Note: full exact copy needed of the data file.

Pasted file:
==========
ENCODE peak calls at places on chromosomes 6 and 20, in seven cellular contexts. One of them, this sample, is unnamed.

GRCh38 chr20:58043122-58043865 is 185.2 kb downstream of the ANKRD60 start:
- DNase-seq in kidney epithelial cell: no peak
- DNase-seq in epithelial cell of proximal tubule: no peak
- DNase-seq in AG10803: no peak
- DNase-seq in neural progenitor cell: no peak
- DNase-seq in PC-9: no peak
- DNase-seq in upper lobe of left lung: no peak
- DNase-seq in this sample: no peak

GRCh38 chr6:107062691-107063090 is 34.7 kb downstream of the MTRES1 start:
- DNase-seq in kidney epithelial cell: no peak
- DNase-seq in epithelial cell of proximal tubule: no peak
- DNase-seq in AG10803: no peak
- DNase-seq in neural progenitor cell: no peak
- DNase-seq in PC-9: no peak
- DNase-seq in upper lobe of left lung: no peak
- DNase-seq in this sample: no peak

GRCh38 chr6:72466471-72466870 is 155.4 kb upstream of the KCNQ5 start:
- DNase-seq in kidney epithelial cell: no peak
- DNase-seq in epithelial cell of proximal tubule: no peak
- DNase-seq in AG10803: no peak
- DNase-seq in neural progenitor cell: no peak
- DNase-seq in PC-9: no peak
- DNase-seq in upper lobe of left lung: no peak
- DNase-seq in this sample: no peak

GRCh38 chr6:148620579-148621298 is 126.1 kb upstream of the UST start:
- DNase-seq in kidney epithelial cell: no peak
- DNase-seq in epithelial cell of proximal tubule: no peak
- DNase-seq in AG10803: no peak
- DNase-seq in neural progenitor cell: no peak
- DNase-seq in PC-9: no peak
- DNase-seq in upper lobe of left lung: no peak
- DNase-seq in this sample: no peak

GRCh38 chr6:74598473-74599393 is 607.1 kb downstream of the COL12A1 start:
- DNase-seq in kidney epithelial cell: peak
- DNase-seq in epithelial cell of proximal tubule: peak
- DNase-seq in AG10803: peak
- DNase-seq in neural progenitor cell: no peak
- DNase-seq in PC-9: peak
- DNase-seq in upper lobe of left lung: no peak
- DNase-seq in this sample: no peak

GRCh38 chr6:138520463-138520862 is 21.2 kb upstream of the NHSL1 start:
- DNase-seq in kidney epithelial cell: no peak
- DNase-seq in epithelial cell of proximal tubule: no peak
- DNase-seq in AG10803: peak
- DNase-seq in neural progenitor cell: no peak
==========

ENCODE peak calls at places on chromosomes 6 and 20, in seven cellular contexts. One of them, this sample, is unnamed.

GRCh38 chr20:58043122-58043865 is 185.2 kb downstream of the ANKRD60 start:
- DNase-seq in kidney epithelial cell: no peak
- DNase-seq in epithelial cell of proximal tubule: no peak
- DNase-seq in AG10803: no peak
- DNase-seq in neural progenitor cell: no peak
- DNase-seq in PC-9: no peak
- DNase-seq in upper lobe of left lung: no peak
- DNase-seq in this sample: no peak

GRCh38 chr6:107062691-107063090 is 34.7 kb downstream of the MTRES1 start:
- DNase-seq in kidney epithelial cell: no peak
- DNase-seq in epithelial cell of proximal tubule: no peak
- DNase-seq in AG10803: no peak
- DNase-seq in neural progenitor cell: no peak
- DNase-seq in PC-9: no peak
- DNase-seq in upper lobe of left lung: no peak
- DNase-seq in this sample: no peak

GRCh38 chr6:72466471-72466870 is 155.4 kb upstream of the KCNQ5 start:
- DNase-seq in kidney epithelial cell: no peak
- DNase-seq in epithelial cell of proximal tubule: no peak
- DNase-seq in AG10803: no peak
- DNase-seq in neural progenitor cell: no peak
- DNase-seq in PC-9: no peak
- DNase-seq in upper lobe of left lung: no peak
- DNase-seq in this sample: no peak

GRCh38 chr6:148620579-148621298 is 126.1 kb upstream of the UST start:
- DNase-seq in kidney epithelial cell: no peak
- DNase-seq in epithelial cell of proximal tubule: no peak
- DNase-seq in AG10803: no peak
- DNase-seq in neural progenitor cell: no peak
- DNase-seq in PC-9: no peak
- DNase-seq in upper lobe of left lung: no peak
- DNase-seq in this sample: no peak

GRCh38 chr6:74598473-74599393 is 607.1 kb downstream of the COL12A1 start:
- DNase-seq in kidney epithelial cell: peak
- DNase-seq in epithelial cell of proximal tubule: peak
- DNase-seq in AG10803: peak
- DNase-seq in neural progenitor cell: no peak
- DNase-seq in PC-9: peak
- DNase-seq in upper lobe of left lung: no peak
- DNase-seq in this sample: no peak

GRCh38 chr6:138520463-138520862 is 21.2 kb upstream of the NHSL1 start:
- DNase-seq in kidney epithelial cell: no peak
- DNase-seq in epithelial cell of proximal tubule: no peak
- DNase-seq in AG10803: peak
- DNase-seq in neural progenitor cell: no peak